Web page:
“The special victims’ counsel can reach out to the military judge, or other person in a position of authority, on behalf of the victim to make sure those rights are respected,” Brewer said. “When the victim’s rights are not being respected, the special victims’ counsel’s job is to step in—whether it’s filing motions in the court, filing complaints with the commander, or coming up through their technical chain of supervision (even up to myself at the program) to reach out and try to help their clients. That is when a special victims’ counsel gets to be their client’s advocate and support that victim.”
SVCs are independent and only answer to their installation’s legal services chain of command, they do not report directly to any other commander on post.
“Having someone whose sole mission is to support you, and who can much more objectively look at the process really can be critical,” said Brewer. “It allows (victims) to focus on healing and telling their truth and their story … They’ll have someone who is totally on their team, who is there rooting for them and supporting them … They’ll have someone on their team who is 100% behind them.”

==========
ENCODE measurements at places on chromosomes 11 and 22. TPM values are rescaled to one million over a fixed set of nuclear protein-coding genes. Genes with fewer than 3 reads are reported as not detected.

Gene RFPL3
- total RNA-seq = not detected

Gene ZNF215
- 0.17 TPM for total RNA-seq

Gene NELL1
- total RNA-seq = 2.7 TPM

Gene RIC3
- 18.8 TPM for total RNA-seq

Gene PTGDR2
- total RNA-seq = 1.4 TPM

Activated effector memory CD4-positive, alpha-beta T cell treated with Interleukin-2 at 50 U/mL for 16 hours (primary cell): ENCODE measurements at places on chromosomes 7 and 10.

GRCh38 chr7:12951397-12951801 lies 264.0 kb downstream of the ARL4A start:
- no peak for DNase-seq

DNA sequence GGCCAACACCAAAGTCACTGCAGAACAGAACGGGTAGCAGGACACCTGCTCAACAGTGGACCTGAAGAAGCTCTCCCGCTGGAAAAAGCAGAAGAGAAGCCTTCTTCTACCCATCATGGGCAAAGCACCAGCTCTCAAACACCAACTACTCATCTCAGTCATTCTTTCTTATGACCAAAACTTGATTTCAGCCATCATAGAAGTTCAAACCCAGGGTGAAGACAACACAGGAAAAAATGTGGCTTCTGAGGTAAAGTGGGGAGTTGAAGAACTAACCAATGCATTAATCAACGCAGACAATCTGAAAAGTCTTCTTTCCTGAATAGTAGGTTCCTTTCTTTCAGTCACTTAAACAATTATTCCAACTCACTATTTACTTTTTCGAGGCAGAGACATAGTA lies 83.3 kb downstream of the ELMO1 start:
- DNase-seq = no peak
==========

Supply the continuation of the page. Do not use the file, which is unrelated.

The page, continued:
Survivors may also work with legal assistance attorneys, who help with collateral legal matters. They may also receive support from victim witness liaisons, who help survivors with logistics surrounding travel to and from a court martial and ensure victims receive updates regarding the confinement or release of the perpetrator. Other professionals involved in special cases include special victim paralegals who are enlisted and assist SVPs, and special assault investigators, who work with CID and have special training to investigate sexual assault offenses. For more details on the legal services mentioned see the Army Resilience Directorate’s Special Victims’ Counsel brochure at https://go.usa.gov/xewKq or visit www.jagcnet.army.mil/SVCounsel.